Activity 3: Essential Knowledge
- In the 1970s, the Cold War-for several reasons-moved into a more peaceful
era, that of détente.
- China wanted more peaceful relations with the U.S. because of its poor
relationship with the Soviet Union, fear of isolation in the world, and
recognition that she was militarily and economically much weaker than the
- The United States determined that there were better ways to contain Communism
than the very expensive military approach she had been taking, especially
in Vietnam, that the nuclear arms race was dangerous and irrational, and
that it would be possible to have a more peaceful relationship with the
Soviet Union, given the changes in leadership of that nation. The United
States also came to understand that the communist world was not fully united
behind the Soviet Union, as in the cases of China, Yugoslavia, and Albania.
- The Soviet Union recognized that the arms race was costing very much and
was causing that nation to be very poor from the perspective of people's
standards of living. It was concerned about how the United States was establishing
a closer relationship with China, at the same time as the Soviet relationship
with China was getting worse.
- U.S.-Soviet Cold War competition was replaced by other major concerns; yet
competition between the U.S. and Soviet Union did not end in the 1980s.
- Major new concerns:
- New economic powers, especially of Germany and Japan, rose up in the
1980s, which gave both the U.S. and Soviet Union reason to question how
well their systems were really the wave of the future.
- There was a resurgence of ethnic nationalism and religious revivalism.
- 1980s competition:
- Soviets supported Sandinistas in Nicaragua.
- The Reagan administration initiated the Strategic Defense Initiative
and resumed a build up of U.S. military forces.
- The United States supported Muslim religious groups with weaponry and
training to help defeat Soviet efforts to take over Afghanistan. (The
Russians were defeated, but civil war continued until the radically conservative
religious Taliban took control of the nation.)
- Mikhail Gorbachev's new leadership of the Soviet Union in 1985 led that
country on a very different path.
- He tried reforming the economy.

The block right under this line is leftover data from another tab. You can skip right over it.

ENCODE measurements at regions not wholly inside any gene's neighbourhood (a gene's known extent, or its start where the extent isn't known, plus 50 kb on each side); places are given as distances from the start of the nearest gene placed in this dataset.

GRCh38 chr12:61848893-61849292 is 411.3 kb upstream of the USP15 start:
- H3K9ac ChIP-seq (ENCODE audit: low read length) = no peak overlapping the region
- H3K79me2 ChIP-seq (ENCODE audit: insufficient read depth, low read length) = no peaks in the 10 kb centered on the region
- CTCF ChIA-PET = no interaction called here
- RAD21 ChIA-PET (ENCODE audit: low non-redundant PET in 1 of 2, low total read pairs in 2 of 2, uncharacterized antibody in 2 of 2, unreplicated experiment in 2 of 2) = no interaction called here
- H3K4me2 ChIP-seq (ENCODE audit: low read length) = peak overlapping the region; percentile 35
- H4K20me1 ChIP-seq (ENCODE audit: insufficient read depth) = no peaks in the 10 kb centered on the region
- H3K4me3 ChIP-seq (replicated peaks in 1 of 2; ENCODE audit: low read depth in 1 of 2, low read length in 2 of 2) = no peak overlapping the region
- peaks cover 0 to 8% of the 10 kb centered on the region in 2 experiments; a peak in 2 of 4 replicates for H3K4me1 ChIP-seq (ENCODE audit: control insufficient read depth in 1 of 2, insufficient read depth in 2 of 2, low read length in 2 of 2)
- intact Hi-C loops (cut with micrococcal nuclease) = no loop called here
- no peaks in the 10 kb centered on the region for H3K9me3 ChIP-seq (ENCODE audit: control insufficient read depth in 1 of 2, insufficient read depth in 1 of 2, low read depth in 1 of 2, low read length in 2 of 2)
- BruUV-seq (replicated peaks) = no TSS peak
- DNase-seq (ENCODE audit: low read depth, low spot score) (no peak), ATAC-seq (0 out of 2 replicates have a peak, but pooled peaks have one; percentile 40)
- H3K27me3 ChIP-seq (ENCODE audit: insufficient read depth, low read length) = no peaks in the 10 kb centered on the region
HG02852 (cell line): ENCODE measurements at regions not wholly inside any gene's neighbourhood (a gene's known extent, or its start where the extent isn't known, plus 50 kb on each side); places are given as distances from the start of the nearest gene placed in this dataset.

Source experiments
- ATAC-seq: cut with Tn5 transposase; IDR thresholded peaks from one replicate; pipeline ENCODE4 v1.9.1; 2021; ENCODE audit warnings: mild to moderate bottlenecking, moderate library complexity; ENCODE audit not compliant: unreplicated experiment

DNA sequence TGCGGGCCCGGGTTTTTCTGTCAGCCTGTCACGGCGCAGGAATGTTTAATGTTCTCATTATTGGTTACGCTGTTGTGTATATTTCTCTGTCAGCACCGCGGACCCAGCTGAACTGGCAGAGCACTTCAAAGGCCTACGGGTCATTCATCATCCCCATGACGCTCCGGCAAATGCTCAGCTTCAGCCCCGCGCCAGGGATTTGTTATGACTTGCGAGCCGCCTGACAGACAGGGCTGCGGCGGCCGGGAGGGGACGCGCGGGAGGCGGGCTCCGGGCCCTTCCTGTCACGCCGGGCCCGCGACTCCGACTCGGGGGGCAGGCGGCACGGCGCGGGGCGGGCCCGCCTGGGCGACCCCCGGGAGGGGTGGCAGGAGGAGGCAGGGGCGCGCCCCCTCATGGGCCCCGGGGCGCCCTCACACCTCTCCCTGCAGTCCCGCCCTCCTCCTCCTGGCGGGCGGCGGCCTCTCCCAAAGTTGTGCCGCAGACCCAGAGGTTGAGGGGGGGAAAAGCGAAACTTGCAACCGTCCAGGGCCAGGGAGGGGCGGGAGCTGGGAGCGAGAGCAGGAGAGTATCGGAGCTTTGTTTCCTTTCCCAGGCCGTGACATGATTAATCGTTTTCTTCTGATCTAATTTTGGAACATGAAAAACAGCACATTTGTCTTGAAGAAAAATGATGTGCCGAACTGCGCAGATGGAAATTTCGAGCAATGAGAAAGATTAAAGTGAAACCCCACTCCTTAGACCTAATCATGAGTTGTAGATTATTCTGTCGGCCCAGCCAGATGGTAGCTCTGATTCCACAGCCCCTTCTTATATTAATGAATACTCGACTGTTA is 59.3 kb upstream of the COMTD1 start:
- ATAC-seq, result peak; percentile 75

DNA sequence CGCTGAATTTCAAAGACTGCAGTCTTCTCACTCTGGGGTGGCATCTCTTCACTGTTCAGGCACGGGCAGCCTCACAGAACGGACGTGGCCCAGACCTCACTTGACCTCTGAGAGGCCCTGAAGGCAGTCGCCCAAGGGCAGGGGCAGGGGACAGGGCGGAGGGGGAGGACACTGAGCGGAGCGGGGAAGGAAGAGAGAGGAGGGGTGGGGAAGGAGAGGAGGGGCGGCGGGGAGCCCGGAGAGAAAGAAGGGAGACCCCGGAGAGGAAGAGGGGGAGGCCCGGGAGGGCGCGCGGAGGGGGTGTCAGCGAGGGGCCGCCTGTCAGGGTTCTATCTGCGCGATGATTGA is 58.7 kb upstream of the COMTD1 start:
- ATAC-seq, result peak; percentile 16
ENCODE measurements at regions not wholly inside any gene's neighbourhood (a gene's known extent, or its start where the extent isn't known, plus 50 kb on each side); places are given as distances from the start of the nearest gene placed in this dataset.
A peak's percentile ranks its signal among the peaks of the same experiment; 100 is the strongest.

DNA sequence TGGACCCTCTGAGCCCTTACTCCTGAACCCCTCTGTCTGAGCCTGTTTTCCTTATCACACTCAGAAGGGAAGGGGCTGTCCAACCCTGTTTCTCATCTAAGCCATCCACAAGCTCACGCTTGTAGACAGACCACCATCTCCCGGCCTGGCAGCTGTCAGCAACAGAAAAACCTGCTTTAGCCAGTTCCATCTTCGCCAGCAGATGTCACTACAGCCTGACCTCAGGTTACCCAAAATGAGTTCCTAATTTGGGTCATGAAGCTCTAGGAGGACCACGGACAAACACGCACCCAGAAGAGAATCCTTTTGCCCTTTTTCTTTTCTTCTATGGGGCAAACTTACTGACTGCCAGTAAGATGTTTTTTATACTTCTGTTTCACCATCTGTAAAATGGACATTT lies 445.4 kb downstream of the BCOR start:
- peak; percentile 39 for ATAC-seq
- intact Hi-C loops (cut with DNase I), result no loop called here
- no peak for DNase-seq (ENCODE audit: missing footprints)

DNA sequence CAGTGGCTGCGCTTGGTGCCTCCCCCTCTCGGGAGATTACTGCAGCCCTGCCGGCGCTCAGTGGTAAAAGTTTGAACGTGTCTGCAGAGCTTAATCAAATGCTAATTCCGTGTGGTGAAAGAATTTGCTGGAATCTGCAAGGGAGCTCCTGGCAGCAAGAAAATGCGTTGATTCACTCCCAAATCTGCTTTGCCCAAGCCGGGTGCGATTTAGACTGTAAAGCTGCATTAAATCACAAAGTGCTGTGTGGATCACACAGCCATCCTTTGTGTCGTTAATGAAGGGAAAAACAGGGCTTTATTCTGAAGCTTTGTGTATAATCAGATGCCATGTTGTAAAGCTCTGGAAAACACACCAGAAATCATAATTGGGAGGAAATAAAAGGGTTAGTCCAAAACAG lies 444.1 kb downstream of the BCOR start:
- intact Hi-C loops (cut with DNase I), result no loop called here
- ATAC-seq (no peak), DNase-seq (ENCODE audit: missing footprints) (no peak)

- He also favored a more open foreign policy with the West.
- He established looser control of the satellite nations, which allowed
those nations to overthrow their communist regimes.
In the Soviet Union itself, the fifteen republics separated from the Soviet
Union, and the Soviet Union ceased to exist. The largest republic, the Russian
Federated Socialist Republic, separated itself from communism and became
Russia, with intents to become a democracy.
China moved toward closer ties to the West, economic liberalization, and
more freedom, which was interrupted by the crackdown against students pushing
for more complete democratic reform at Tiananmen Square and followed later
by a resumption of diplomatic relations with the West.
Given the developments in Russia and China and the improved relationship
between those countries and the United States, one could say that the Cold
War ended in the early 1990s; yet the Cold War legacy lives on:
- Germans tore down the Berlin Wall, for example, and the former communist
German Democratic Republic chose to join the German Federal Republic.
- In several of the former Soviet republics, former communist rulers remained
in power as dictators. Few of the republics became democracies. Russia itself
has traces of its former authoritarian system and is certainly not fully
- In the Muslim world, where the U.S. supported authoritarian rulers and
where religious fundamentalism is strong among the people, some people have
become anti-U.S. In some instances forces the U.S. supported with weapons
and training against the Soviet Union in Afghanistan have become hostile
toward the U.S. and have used those weapons against the U.S.
- Russia, the United States, and China continue to have nuclear weapons
and missiles to deliver them, although they are not targeted toward each
other, as in the past.
- Nuclear materials in the former Soviet Union have not all been accounted
for. Some of them might have come into the hands of terrorists, who might
use them against the United States.
- Chemical and biological weapons developed during the Cold War might have
fallen or might fall into the hands of terrorists.
- The U.S. relationship with China could deteriorate if the United States
would support a fully independent Taiwan.
- The U.S. relationship with two nations who remain communist-North Korea
and Cuba-remains a difficult challenge. (North Korea may have nuclear weapons.)
- Now that the Soviet Union has fallen and the Russian government is not
so strong a competitor as the Soviet Union was, the United States is now
the only remaining superpower in the world. Hence, U.S. foreign policy could
move in different directions. It has to determine what will be its role
in the world, and the nations of the world are concerned about what that
role will be.